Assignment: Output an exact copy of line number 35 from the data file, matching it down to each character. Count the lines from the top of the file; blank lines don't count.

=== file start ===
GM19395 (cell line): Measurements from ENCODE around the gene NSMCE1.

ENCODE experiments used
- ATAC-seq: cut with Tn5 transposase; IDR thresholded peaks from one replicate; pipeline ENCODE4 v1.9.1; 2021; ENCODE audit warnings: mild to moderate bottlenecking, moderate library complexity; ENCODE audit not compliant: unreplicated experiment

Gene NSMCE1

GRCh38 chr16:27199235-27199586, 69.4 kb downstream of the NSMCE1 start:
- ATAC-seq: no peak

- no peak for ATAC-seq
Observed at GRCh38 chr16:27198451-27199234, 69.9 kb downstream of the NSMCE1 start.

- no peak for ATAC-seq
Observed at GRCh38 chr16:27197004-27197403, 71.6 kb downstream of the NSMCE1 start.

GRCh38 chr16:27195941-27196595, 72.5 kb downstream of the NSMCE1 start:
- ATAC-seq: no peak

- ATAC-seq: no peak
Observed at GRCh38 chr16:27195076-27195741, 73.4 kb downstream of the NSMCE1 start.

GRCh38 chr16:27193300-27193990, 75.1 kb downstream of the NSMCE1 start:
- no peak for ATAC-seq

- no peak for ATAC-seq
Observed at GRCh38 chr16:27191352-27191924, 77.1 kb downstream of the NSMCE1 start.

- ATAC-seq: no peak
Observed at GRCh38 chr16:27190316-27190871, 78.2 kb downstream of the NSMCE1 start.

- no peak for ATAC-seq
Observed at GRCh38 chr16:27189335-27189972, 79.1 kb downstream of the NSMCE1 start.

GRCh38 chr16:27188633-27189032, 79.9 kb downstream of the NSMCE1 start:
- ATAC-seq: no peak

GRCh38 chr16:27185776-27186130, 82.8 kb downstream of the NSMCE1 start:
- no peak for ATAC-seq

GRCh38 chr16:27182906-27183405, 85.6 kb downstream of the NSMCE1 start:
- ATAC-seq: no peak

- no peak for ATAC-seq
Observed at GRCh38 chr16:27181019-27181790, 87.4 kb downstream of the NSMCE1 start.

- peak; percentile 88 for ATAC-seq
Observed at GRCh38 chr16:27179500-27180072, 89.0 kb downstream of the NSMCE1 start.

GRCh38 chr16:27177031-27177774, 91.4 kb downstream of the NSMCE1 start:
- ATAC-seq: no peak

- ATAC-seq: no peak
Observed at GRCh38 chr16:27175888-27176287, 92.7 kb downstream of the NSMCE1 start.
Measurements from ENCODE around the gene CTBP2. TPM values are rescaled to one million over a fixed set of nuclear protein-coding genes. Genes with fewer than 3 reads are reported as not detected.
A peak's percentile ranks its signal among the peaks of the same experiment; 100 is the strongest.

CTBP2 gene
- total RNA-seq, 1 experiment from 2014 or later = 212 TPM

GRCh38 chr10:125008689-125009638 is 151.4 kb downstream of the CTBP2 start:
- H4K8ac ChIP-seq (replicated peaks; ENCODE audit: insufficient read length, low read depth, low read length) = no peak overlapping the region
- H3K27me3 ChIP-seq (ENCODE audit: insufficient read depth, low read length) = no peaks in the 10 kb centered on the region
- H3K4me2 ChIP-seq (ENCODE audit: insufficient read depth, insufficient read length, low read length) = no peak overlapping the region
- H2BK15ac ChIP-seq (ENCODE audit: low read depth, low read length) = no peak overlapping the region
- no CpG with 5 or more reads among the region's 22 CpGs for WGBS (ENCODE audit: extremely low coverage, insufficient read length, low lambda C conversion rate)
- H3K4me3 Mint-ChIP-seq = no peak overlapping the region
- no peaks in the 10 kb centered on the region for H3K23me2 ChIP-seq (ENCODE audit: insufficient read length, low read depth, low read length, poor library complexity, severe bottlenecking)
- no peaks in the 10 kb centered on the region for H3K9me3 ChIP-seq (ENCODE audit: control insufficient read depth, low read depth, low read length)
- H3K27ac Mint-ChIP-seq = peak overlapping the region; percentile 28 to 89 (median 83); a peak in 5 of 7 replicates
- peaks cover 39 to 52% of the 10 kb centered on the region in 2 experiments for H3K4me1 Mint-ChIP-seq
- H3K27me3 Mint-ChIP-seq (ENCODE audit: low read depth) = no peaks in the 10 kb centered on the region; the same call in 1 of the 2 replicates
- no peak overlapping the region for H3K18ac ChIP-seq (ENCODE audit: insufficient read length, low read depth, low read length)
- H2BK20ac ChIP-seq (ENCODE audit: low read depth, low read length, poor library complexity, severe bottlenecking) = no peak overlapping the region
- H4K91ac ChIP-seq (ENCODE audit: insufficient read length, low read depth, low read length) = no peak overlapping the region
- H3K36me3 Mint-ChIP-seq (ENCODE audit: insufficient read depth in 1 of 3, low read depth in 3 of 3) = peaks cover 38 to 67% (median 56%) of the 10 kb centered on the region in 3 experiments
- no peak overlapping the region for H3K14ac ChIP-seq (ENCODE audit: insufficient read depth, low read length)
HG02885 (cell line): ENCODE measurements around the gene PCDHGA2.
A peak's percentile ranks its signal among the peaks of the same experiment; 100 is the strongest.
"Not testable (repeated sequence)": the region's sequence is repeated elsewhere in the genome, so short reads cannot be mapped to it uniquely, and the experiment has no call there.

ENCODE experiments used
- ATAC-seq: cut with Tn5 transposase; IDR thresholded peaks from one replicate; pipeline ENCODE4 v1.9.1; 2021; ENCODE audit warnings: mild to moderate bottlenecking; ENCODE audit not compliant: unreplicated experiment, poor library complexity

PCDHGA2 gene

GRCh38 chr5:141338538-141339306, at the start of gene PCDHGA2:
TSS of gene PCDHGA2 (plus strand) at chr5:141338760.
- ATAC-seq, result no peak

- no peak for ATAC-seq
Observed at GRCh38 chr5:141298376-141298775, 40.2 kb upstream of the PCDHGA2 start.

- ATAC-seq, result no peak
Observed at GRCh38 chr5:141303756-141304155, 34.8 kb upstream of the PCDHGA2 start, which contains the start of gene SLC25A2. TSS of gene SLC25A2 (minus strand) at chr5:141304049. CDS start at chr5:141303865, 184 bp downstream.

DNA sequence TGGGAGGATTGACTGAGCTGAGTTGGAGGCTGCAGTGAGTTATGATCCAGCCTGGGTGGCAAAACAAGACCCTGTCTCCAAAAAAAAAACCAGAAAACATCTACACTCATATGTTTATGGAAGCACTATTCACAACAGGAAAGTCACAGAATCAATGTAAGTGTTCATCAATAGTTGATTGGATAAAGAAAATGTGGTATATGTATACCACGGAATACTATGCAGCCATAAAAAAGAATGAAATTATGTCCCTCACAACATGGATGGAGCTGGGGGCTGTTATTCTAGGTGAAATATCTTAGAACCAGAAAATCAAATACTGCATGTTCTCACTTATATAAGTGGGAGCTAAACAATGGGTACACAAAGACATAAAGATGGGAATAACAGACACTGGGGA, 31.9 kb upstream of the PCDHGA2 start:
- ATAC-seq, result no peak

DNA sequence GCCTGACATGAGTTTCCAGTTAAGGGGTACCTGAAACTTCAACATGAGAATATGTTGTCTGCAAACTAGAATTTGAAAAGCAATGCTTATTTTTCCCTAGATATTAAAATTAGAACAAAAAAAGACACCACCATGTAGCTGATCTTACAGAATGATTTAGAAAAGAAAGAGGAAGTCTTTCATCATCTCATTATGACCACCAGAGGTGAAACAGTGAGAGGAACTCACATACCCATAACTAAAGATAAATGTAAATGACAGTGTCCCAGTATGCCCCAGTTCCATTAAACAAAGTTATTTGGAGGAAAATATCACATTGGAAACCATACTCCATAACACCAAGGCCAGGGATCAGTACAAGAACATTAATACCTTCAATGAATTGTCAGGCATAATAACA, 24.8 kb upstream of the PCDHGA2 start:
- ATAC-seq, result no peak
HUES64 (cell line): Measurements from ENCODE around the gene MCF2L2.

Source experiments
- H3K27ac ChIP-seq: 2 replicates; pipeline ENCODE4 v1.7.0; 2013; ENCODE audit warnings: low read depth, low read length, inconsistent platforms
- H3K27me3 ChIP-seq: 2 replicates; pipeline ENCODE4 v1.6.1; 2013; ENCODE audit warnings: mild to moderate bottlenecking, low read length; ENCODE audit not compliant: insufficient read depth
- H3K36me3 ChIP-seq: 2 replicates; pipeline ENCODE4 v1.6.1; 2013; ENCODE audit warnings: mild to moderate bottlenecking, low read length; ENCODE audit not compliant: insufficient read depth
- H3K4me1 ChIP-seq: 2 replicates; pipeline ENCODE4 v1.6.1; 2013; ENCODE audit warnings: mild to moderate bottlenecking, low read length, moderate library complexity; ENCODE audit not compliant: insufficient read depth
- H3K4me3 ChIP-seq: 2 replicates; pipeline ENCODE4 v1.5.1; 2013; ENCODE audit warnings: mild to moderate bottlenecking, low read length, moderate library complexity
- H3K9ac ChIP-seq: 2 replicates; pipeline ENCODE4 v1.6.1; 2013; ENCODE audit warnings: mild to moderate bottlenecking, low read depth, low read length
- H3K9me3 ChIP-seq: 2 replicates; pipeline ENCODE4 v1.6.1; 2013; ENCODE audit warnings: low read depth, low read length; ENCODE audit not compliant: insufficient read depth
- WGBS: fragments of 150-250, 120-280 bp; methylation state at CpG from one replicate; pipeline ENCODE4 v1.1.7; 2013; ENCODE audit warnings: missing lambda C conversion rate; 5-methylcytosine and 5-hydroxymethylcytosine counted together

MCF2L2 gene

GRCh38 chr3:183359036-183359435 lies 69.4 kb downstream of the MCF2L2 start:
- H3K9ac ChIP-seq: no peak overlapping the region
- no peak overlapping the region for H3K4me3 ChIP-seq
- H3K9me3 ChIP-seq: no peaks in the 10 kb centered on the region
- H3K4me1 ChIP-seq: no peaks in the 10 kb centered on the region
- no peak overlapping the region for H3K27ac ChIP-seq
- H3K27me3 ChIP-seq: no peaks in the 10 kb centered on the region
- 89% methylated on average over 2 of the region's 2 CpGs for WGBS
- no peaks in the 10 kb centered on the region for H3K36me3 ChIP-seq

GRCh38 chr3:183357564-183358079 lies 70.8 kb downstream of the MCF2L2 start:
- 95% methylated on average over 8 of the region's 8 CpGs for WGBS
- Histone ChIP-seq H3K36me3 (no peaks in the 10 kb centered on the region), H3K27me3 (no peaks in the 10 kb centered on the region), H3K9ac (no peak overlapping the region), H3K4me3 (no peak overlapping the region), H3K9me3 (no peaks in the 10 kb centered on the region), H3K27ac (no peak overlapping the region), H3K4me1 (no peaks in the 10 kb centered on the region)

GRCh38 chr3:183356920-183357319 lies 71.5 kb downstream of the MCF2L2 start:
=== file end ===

- ATAC-seq: no peak